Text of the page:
Dandelion

Bright little Dandelion

Lights up the meads,

Swings on her slender foot,

Telleth her beads,

Lists to the robin’s note

Poured from above;

Wise little Dandelion

Asks not for love.

Cold lie the daisy banks

Clothed but in green,

Where, in the days agone,

Bright hues were seen.

Wild pinks are slumbering,

Violets delay;

True little Dandelion

Greeteth the May.

Brave little Dandelion!

Fast falls the snow,

Bending the daffodil’s

Haughty head low.

Under that fleecy tent,

Careless of cold,

Blithe little Dandelion

Counteth her gold.

Meek little Dandelion

Groweth more fair,

Till dies the amber dew

Out from her hair.

High rides the thirsty sun,

Fiercely and high;

Faint little Dandelion

Closeth her eye.

Pale little Dandelion,

In her white shroud,

Heareth the angel-breeze

Call from the cloud;

Tiny plumes fluttering

Make no delay;

Little winged Dandelion

Soareth away.

“Little Dandelion” by Helen Barron Bostwick

History of Dandelions

Although they have a reputation as dastardly weeds, dandelions have a long and fascinating history of medicinal and magickal uses. From Chinese Traditional Medicine, to the Arabic physician Ibn Sina in the 10th century, to the Puritans of New England, dandelions were used extensively to aid in digestion and liver issues, as a source of vitamins and nutrients, and in various forms of divination. Without further ado, let’s explore the vibrant and sunny history of the dandelion.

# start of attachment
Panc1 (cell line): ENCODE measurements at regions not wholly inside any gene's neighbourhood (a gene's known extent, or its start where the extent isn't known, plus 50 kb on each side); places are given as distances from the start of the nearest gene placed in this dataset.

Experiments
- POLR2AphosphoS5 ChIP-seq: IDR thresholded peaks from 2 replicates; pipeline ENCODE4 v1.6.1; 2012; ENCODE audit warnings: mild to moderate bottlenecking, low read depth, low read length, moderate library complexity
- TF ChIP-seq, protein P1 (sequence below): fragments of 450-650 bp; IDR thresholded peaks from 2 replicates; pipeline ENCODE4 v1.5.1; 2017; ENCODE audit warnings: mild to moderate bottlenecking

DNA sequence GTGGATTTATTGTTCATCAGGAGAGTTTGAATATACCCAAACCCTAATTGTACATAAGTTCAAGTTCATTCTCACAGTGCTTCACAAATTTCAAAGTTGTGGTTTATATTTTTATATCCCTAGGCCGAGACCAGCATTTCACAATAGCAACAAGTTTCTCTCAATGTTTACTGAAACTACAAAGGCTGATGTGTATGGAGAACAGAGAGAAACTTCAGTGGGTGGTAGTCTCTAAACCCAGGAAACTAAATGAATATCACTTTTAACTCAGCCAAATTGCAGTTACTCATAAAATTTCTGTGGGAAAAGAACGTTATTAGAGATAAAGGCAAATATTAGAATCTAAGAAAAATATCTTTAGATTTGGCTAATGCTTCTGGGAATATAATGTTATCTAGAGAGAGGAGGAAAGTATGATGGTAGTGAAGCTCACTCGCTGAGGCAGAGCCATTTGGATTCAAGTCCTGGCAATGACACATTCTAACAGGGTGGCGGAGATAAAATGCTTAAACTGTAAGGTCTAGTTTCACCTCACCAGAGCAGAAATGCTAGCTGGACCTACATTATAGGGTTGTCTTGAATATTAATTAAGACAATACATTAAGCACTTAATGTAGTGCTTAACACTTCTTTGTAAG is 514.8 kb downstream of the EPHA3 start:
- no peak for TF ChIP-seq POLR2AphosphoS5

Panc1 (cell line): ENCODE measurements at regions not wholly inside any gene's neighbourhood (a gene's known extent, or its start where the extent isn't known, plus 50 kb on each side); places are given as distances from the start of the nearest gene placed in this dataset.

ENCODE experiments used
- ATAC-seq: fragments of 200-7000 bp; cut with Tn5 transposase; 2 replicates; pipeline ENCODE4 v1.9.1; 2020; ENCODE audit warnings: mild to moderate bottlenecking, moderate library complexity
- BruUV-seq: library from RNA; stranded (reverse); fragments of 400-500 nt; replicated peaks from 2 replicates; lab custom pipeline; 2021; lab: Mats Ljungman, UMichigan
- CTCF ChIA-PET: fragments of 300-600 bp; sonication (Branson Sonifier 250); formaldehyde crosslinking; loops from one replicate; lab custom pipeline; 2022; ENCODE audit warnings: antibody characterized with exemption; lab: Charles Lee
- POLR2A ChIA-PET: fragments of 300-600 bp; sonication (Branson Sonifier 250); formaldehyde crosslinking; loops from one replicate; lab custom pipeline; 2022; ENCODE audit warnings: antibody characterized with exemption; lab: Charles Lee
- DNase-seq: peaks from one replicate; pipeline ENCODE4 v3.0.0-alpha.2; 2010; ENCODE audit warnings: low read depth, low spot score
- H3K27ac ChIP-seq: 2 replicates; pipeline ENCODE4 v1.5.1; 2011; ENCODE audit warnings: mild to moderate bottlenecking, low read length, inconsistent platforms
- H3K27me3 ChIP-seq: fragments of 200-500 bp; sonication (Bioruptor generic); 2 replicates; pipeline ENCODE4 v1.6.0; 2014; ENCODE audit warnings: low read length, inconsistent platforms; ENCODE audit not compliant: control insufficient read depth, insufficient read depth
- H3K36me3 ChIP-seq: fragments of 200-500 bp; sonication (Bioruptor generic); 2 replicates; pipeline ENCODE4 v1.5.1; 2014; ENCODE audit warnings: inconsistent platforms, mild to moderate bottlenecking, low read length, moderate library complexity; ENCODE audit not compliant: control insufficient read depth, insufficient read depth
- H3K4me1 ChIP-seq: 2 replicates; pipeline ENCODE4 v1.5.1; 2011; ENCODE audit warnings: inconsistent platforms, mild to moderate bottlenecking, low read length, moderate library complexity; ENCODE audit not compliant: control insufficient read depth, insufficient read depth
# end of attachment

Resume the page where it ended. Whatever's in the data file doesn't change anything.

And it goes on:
A Plant of Many Names

The dandelion is such a widespread and ‘common’ plant that it should come as no surprise that it goes by many names. In fact, there have been approximately 500 names associated with the taraxacum officionale, some of them poetic, some…errrr, not. The name dandelion comes from the French “dent de lion” (tooth of the lion), referring to either the color and shape of the yellow flowering portion of the plant or the jagged edges of the leaves. This French phrase probably comes from the Latin “dens leonis” or Greek “leontodon”, both of which bring up images of strength, power, and majesty. Less dignified however, is another French name that dandelions go by, which is “pissenlit” (bed wetter), whose British equivalent is somehow even less appealing – pissabed. The plant got these names because it was a commonly used diuretic.

In the middle ages, dandelions were sometimes called “Priests Crown”, because after they had seeded and many seeds had blown away, the remaining portion of the flower resembled the bald heads of monastic priests.